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News about Climate Change and our Planet

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Mailman School experts contribute to new Lancet report on health and climate change

(Columbia University’s Mailman School of Public Health) Unless we take urgent action to tackle climate change, we can expect an ever-hotter world that threatens global health, disrupts lives and livelihoods and overwhelms healthcare systems, according to The Lancet‘s Global Countdown on Health and Climate Change, a comprehensive global analysis tracking the impact of climate change on human health across 41 key indicators.

Once in a lifetime floods to become regular occurrences by end of century

Superstorm Sandy brought flood-levels to the New York region that had not been seen in generations. Now, due to the impact of climate change, researchers have found that 100-year and 500-year flood levels could become regular occurrences for the thousands of homes surrounding Jamaica Bay, New York by the end of the century.

World not doing nearly enough to stop ‘catastrophic’ global warming, UN report warns – USA TODAY

Five years since the adoption of the Paris Agreement, the world is still far from meeting its climate goals. The report measures the gap between Paris Agreement goals and countries’ planned production of coal, oil and gas. COVID-19 recovery funds…

Amphibian die-offs worsened malaria outbreaks in Central America

(American Geophysical Union) The global collapse of frogs and other amphibians due to the amphibian chytrid fungus exacerbated malaria outbreaks in Costa Rica and Panama during the 1990s and 2000s, according to new research. The findings provide the first evidence that amphibian population declines have directly affected human health and show how preserving biodiversity can benefit humans as well as local ecosystems.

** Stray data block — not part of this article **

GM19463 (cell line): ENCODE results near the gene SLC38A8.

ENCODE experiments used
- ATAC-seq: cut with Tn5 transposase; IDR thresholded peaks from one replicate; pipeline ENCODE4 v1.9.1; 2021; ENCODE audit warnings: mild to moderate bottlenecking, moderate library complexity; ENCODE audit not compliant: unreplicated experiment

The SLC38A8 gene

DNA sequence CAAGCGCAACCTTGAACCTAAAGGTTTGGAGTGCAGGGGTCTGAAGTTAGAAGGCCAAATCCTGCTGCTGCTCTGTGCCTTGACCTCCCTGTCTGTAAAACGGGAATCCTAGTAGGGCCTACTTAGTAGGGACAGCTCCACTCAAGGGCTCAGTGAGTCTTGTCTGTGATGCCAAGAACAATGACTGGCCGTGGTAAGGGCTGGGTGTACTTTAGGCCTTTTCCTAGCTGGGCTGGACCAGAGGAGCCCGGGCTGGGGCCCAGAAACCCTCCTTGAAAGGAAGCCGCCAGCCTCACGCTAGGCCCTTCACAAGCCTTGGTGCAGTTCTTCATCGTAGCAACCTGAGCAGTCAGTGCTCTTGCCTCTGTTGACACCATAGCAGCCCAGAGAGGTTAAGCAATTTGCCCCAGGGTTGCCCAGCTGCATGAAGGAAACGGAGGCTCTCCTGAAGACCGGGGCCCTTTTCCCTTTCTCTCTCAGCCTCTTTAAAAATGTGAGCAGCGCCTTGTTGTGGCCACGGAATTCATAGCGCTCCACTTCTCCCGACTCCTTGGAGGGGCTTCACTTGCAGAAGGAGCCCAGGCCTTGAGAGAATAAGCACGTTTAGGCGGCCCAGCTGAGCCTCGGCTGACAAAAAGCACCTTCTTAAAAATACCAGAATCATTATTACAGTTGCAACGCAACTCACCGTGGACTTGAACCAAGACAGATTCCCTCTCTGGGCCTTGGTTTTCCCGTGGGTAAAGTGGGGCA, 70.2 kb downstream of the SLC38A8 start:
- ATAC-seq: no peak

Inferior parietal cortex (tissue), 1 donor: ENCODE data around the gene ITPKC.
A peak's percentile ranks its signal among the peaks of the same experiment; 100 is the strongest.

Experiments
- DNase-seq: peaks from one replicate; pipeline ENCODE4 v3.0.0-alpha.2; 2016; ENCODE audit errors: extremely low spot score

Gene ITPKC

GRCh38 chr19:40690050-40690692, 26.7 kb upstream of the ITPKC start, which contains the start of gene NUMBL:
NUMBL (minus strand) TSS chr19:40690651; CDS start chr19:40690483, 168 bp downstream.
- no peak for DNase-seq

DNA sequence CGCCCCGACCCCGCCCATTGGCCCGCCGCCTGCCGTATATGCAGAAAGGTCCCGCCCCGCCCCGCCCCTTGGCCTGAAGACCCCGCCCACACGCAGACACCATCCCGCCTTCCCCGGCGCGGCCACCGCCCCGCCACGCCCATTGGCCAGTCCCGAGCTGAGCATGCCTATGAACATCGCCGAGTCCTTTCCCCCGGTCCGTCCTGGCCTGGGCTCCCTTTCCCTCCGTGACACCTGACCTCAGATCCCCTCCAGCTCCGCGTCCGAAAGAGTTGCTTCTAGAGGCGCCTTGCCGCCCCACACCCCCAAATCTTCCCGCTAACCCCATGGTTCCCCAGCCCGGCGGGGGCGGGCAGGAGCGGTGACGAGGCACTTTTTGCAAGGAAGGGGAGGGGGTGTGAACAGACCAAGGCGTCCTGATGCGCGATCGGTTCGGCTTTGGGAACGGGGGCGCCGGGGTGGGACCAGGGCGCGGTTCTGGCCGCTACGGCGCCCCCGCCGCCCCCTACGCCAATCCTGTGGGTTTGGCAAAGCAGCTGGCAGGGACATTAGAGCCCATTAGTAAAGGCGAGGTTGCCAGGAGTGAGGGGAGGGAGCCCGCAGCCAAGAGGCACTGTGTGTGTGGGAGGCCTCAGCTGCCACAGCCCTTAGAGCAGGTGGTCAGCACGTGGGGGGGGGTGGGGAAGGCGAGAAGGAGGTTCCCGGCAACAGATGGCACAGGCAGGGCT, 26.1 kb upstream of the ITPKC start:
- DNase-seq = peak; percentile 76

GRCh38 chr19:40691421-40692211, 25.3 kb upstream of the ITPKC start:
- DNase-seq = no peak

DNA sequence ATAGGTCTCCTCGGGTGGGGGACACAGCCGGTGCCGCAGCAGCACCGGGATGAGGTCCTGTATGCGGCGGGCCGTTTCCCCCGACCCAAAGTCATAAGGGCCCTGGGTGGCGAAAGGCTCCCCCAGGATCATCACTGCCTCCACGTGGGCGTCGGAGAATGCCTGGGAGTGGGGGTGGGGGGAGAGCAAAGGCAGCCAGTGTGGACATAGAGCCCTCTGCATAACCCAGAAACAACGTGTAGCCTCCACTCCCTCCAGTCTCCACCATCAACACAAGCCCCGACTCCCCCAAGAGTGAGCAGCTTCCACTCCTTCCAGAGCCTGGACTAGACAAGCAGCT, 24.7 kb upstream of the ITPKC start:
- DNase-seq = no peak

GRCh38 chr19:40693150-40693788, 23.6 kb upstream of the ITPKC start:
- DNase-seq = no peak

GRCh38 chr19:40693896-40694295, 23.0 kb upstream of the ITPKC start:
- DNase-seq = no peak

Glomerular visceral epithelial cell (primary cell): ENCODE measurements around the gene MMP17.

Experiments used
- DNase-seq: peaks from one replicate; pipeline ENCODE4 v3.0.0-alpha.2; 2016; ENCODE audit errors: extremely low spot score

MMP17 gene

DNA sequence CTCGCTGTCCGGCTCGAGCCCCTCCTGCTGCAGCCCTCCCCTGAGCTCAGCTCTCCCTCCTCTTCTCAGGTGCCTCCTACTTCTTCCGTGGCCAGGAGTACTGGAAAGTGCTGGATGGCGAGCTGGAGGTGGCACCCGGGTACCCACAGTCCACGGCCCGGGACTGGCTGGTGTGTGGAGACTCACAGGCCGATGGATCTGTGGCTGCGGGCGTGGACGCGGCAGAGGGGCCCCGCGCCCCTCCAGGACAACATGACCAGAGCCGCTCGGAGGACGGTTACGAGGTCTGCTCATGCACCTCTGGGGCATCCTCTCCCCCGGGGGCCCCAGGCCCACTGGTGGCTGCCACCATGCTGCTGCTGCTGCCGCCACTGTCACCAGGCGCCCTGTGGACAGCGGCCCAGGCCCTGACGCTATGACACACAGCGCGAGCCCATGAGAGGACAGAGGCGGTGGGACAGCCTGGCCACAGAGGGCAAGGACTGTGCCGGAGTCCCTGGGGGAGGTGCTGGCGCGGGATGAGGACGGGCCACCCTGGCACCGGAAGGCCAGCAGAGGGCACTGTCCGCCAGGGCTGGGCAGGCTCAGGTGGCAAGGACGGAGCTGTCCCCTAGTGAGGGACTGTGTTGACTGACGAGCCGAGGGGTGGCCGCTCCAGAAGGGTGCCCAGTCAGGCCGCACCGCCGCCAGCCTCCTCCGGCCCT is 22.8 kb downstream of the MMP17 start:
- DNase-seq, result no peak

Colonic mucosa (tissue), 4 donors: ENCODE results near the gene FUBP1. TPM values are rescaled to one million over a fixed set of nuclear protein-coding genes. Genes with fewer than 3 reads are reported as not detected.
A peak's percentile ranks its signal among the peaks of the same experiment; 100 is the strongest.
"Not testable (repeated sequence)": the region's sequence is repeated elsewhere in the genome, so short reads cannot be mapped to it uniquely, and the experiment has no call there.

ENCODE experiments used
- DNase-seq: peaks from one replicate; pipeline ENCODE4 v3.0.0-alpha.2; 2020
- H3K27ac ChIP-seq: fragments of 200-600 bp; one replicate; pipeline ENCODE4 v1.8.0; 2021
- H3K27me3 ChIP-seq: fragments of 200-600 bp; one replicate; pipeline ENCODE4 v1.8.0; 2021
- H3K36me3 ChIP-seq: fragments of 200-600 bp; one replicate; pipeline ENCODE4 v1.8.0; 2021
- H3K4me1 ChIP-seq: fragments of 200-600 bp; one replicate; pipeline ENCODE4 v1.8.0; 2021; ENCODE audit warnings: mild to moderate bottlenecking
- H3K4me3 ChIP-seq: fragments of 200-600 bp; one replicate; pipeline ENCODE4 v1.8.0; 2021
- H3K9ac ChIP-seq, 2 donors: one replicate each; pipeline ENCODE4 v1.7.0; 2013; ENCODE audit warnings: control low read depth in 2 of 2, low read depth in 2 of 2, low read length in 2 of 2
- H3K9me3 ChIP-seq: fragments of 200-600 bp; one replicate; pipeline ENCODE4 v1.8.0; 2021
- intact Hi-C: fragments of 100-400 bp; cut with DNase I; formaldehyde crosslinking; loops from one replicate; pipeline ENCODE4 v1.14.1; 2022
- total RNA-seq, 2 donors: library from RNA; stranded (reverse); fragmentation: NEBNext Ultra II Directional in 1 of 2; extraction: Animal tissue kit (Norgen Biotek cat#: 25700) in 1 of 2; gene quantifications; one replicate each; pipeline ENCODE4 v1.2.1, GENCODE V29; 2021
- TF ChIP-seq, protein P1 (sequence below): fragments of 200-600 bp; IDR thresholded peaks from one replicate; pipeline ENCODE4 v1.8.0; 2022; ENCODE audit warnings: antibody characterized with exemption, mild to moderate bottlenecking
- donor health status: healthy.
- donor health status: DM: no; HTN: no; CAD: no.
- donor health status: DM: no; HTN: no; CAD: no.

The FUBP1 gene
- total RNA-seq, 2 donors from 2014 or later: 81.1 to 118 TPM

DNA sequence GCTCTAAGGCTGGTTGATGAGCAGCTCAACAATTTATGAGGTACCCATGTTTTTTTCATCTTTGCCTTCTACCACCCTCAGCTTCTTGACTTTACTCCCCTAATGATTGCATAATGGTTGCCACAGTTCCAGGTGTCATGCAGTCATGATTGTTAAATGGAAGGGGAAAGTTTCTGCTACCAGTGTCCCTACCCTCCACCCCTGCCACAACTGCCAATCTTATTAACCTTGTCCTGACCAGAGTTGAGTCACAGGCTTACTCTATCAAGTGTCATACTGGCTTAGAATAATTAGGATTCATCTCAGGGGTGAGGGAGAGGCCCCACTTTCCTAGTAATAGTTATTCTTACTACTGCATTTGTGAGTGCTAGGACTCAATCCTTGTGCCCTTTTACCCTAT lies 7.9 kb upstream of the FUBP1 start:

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‘Introducing Palaeontology’ — how the fossil record informs today’s conservation decisions

(Trinity College Dublin) A new, expanded book — ‘Introducing Palaeontology: a guide to ancient life’ — provides a timely reminder of how the fossil record can inform critical conservation decisions of the future as Earth battles the sixth mass extinction of its time.

Flightless birds more common globally before human-driven extinctions

(University College London) There would be at least four times as many flightless bird species on Earth today if it were not for human influences, finds a study led by UCL researchers, published in Science Advances.

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Amphibian die-offs worsened malaria outbreaks in Central America

(American Geophysical Union) The global collapse of frogs and other amphibians due to the amphibian chytrid fungus exacerbated malaria outbreaks in Costa Rica and Panama during the 1990s and 2000s, according to new research. The findings provide the first evidence that amphibian population declines have directly affected human health and show how preserving biodiversity can benefit humans as well as local ecosystems.

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Cost of planting, protecting trees to fight climate change could jump

Planting trees and preventing deforestation are considered key climate change mitigation strategies, but a new analysis finds the cost of preserving and planting trees to hit certain global emissions reductions targets could accelerate quickly.

Cost of planting, protecting trees to fight climate change could jump

Planting trees and preventing deforestation are considered key climate change mitigation strategies, but a new analysis finds the cost of preserving and planting trees to hit certain global emissions reductions targets could accelerate quickly.